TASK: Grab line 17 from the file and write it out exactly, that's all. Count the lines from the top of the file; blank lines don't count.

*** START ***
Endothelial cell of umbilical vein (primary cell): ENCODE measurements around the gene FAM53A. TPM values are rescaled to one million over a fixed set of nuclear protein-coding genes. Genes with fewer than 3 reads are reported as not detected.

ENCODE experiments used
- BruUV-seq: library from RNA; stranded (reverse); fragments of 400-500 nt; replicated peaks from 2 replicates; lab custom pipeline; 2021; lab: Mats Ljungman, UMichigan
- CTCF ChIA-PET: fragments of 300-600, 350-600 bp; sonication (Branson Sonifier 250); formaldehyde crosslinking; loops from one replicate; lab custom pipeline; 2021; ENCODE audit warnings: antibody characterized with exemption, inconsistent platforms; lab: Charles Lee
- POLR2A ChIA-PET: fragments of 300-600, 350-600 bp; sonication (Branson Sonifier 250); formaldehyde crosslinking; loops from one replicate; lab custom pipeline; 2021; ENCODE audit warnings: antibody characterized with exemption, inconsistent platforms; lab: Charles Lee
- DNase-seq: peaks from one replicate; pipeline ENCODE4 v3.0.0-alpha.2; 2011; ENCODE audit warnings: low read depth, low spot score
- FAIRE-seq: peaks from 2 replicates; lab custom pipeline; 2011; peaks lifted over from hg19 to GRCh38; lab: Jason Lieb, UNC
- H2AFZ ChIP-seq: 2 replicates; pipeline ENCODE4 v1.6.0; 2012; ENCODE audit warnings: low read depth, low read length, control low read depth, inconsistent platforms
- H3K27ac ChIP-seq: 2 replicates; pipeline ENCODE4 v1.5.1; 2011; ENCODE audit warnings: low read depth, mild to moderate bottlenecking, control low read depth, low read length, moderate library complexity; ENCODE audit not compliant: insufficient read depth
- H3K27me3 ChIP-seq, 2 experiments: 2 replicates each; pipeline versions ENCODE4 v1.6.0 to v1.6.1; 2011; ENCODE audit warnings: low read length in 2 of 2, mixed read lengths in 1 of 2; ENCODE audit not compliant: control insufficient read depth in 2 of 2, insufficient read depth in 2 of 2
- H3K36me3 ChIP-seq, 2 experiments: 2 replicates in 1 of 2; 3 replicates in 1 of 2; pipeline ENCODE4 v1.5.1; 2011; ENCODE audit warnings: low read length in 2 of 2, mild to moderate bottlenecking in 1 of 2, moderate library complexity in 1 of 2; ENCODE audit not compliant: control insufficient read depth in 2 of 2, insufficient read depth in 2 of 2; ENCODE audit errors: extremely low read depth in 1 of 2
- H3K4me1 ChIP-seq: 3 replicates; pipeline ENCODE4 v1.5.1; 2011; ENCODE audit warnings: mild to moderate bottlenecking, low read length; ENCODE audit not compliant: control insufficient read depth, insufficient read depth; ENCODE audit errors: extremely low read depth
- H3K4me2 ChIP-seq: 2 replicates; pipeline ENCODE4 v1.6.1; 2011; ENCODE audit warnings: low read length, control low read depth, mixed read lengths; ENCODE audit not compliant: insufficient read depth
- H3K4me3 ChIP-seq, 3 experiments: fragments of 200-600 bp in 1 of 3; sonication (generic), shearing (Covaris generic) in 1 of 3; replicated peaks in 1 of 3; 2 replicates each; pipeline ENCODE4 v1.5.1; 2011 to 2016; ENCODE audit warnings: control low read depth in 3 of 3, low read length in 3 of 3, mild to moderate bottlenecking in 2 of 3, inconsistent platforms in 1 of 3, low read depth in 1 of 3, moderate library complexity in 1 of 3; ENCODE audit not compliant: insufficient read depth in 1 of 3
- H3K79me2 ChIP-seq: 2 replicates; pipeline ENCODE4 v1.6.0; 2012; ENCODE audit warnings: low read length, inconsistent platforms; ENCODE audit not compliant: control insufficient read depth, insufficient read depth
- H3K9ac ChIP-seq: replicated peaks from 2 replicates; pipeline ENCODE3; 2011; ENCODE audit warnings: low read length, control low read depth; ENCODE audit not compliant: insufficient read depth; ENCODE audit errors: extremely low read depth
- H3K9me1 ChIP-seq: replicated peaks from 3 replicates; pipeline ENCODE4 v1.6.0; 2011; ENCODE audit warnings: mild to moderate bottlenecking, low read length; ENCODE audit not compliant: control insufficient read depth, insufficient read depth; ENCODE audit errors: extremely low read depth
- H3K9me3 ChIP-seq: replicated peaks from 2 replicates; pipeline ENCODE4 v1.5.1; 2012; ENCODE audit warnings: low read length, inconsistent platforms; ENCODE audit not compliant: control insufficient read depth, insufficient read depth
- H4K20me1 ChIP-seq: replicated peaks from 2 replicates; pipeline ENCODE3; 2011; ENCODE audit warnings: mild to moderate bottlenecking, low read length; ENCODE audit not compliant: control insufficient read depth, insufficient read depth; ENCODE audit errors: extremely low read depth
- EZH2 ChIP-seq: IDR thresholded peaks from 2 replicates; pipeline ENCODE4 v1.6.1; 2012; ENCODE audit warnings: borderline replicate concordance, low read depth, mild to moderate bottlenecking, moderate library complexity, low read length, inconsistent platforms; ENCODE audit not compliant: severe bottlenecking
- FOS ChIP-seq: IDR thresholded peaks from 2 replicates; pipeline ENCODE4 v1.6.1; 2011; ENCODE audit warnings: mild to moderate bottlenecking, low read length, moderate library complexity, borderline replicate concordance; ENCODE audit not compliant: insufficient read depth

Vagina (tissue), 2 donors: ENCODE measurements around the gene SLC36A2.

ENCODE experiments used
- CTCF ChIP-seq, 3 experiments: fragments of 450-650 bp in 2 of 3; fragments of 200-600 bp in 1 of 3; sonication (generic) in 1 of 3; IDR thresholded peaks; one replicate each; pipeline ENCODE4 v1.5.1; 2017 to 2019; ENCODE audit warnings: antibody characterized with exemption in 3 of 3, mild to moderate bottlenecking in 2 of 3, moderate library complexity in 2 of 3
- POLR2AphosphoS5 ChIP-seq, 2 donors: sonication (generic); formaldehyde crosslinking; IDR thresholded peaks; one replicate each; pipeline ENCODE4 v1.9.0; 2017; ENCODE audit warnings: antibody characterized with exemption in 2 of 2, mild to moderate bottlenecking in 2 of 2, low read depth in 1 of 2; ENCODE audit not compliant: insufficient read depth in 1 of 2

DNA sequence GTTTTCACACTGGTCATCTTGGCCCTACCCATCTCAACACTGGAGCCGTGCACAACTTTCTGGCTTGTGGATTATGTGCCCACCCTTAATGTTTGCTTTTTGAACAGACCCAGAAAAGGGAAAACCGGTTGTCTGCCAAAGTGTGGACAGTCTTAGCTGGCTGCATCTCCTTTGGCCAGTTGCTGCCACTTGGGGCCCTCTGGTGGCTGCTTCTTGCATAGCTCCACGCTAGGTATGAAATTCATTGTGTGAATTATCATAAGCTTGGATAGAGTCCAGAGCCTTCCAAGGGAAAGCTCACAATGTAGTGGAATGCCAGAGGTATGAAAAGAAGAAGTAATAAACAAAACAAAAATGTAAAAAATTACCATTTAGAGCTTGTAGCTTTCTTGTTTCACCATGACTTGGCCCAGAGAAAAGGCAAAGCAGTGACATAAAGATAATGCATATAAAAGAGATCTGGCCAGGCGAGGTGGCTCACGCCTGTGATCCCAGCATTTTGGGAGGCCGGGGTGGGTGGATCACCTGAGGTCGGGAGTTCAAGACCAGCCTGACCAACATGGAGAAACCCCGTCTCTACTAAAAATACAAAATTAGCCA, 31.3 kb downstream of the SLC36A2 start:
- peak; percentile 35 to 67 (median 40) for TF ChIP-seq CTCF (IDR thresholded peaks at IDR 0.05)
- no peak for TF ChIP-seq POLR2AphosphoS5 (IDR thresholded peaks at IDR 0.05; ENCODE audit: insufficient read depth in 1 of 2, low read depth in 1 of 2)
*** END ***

- H3K9me1 ChIP-seq: replicated peaks from 3 replicates; pipeline ENCODE4 v1.6.0; 2011; ENCODE audit warnings: mild to moderate bottlenecking, low read length; ENCODE audit not compliant: control insufficient read depth, insufficient read depth; ENCODE audit errors: extremely low read depth